Democratic divisions over race, age and ideology surged into public view as the party’s leading US presidential contenders faced off in a fiery debate over who is best positioned to take on President Donald Trump.
The Democratic Party’s early front-runner, 76-year-old former vice president Joe Biden, was forced to defend his record on race in the face of tough questions from California Senator Kamala Harris, the only African American on stage.
That was only after he defended his age after jabs from one of two millennial candidates in the prime-time clash.
“I do not believe you are a racist,” Ms Harris said, although she described Mr Biden’s record of working with Republican segregationist senators on non-race issues as “hurtful”.
Joe Biden has been collecting wealthy and influential backers, pitting himself as a statesmanlike best bet to beat Donald Trump in 2020 against the other would be Democrat presidents.
Biden was making much of his Vice-Presidential credentials, taking credit for the things the Obama administrations achieved in TV debates.
But in last night’s debate, outside runner Kamala Harris tore strips off the political veteran and showed what how fierce she could be if pit against Donald Trump in 2020.
Perhaps Joe Biden’s most gnarly Achilles heel are his shocking attempts to prevent racial desegregation of schools in the 1970s.
Kamala Harris made the issue personal, telling how she was one of the first pupils to benefit from being bussed into mixed schools to make educational opportunities more equal.
Her emotional and compelling argument cut through Biden’s attempt to portray himself as a unifying figure that could appeal to all voters.
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On a night with a lot of fiery rows, she appeared to look at points like the grown up in the room.
Though again, Bernie Sanders was able to dictate much of the debate and many of the issues that need urgently sorting out to heal America.
And it was Bernie Sanders who did not allow Joe Biden to wriggle out of the other area he is not keen to talk about – his vote for the Iraq War.
Clearly on defence, Mr Biden called Ms Harris’s attack “a complete mischaracterisation of my record”.
He declared, “I ran because of civil rights.”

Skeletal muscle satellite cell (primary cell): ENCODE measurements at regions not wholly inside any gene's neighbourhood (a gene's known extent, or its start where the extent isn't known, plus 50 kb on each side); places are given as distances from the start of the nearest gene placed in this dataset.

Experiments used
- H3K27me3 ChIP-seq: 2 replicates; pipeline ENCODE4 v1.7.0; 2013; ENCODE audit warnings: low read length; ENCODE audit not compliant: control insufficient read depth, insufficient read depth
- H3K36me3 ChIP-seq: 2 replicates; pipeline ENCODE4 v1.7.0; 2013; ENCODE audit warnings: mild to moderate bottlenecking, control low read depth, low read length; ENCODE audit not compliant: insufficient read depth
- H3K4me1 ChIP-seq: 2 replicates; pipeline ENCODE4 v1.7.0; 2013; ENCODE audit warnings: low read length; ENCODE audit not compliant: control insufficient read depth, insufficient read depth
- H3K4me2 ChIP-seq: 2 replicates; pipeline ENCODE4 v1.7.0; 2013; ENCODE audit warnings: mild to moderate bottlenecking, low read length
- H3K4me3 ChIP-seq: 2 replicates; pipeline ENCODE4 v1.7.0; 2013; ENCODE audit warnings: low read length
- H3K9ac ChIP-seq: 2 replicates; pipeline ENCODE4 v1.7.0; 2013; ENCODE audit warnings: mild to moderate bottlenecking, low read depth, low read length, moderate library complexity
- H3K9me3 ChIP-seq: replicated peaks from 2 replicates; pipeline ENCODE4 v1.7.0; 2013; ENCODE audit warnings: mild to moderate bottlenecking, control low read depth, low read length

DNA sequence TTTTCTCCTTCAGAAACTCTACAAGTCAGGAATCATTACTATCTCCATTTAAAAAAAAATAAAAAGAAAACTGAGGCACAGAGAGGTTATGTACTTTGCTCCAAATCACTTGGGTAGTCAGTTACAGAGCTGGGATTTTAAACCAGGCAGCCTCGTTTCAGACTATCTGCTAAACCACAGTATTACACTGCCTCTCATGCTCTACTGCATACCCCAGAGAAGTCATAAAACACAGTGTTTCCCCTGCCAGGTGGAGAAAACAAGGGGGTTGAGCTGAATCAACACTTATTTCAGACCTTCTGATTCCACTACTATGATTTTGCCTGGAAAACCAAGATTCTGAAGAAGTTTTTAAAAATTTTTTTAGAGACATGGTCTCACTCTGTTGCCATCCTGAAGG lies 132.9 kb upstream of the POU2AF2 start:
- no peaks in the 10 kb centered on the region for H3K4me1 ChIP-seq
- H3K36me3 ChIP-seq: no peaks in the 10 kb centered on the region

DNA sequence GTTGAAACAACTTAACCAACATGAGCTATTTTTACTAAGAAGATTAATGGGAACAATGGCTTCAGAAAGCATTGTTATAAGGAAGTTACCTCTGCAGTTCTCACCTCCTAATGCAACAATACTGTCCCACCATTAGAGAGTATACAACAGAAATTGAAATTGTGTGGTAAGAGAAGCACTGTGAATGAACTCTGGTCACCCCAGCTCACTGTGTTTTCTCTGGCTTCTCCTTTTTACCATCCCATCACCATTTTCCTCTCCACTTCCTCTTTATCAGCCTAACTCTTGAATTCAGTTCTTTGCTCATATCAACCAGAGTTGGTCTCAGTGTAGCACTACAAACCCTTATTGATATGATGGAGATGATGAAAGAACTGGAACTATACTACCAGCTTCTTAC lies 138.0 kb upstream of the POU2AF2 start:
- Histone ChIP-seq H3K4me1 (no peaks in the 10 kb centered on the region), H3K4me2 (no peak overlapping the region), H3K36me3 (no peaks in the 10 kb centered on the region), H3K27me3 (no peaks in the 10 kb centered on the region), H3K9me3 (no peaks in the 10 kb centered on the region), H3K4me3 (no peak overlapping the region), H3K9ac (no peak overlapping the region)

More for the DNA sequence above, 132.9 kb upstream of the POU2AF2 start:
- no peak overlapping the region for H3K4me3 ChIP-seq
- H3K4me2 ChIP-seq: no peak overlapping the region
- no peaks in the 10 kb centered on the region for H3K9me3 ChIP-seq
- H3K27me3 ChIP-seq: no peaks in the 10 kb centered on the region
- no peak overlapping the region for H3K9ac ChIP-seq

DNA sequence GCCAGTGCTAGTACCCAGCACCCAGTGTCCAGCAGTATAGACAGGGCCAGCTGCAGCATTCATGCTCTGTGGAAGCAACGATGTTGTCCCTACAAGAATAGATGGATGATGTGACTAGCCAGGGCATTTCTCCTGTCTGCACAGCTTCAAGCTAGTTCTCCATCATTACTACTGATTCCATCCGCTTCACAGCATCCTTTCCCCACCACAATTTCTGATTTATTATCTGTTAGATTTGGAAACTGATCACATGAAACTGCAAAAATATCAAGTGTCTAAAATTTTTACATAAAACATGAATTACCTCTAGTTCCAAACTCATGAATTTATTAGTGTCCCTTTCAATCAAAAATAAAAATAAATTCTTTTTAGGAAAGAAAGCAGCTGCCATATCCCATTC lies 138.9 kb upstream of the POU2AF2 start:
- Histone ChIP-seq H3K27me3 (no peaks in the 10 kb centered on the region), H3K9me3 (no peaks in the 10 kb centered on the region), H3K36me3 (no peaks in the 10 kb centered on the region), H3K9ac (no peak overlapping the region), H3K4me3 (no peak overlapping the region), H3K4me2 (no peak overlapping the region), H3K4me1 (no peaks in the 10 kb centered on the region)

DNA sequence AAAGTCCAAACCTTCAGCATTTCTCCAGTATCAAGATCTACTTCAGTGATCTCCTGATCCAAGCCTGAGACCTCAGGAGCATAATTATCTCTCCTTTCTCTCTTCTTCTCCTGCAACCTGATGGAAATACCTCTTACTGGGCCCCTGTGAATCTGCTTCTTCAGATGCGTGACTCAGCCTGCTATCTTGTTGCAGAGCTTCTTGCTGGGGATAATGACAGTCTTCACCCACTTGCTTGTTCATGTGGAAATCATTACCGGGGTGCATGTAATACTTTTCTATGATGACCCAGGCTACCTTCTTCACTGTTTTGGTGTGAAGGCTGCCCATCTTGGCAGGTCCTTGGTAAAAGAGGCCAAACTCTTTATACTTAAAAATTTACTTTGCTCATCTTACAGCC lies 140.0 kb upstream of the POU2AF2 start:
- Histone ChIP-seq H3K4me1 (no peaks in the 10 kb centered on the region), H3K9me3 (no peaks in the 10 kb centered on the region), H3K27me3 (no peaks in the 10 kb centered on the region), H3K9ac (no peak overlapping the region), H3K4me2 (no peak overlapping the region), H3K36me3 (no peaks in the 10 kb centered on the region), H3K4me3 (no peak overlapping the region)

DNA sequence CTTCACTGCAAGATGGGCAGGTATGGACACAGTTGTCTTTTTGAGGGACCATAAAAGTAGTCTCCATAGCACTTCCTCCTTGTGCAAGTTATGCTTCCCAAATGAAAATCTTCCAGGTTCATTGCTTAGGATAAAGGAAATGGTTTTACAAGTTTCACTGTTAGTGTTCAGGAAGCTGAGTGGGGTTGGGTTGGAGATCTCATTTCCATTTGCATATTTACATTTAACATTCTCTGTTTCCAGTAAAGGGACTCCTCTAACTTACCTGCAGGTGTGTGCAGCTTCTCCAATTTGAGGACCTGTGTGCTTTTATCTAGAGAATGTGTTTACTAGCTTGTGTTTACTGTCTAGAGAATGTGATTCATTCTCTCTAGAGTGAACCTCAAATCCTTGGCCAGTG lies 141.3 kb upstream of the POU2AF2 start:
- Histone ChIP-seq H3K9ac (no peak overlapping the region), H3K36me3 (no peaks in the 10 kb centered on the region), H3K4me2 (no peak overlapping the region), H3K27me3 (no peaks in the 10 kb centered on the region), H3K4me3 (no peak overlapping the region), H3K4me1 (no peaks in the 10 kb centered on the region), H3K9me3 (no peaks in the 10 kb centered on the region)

For moments on Thursday night, a fierce intraparty debate that had been simmering just below the surface about the party’s future was exposed on national television.
The showdown featured four of the five strongest candidates — according to early polls, at least.
Those are Mr Biden, Mr Sanders, Pete Buttigieg of Indiana and Ms Harris.
Massachusetts Senator Elizabeth Warren, who debated on Wednesday night, is the fifth.
Together, the two nights gave millions of Americans their first peek inside the Democrats’ unruly 2020 season.
There are so many candidates lining up to take on Mr Trump that they do not all fit on one debate stage — or even two.
Twenty Democrats debated on national television this week in two waves of 10, while a handful more were left out altogether.
Mr Sanders early on slapped back at his party’s centrist candidates, demanding “real change”.
Mr Biden downplayed his establishment leanings.
For example, the former vice president, along with the other candidates on stage, raised his hand to say his health care plan would provide coverage for immigrants in the country illegally.
Mr Biden, like Mr Sanders, who is 77, also represents a different generation from several candidates on stage.
The age difference was noted by California Representative Eric Swalwell, who said, “Joe Biden was right when he said it was time to pass the torch to a new generation of Americans 32 years ago”.
The showdown played out in Florida, a general election battleground that could well determine whether Mr Trump wins a second term next year.
Mr Biden sought to sidestep the ideological debate altogether, training his venom on Mr Trump.
“Donald Trump thinks Wall Street built America. Ordinary middle-class Americans built America,” said the former vice president.
He added: “Donald Trump has put us in a horrible situation. We do have enormous income inequality.”
Mr Biden’s strategy is designed to highlight his status as the front-runner, and as such, the Democrat best positioned to take down the president at the ballot box.
Above any policy disagreement, Democratic voters report that nothing matters more than finding a candidate who can beat Mr Trump.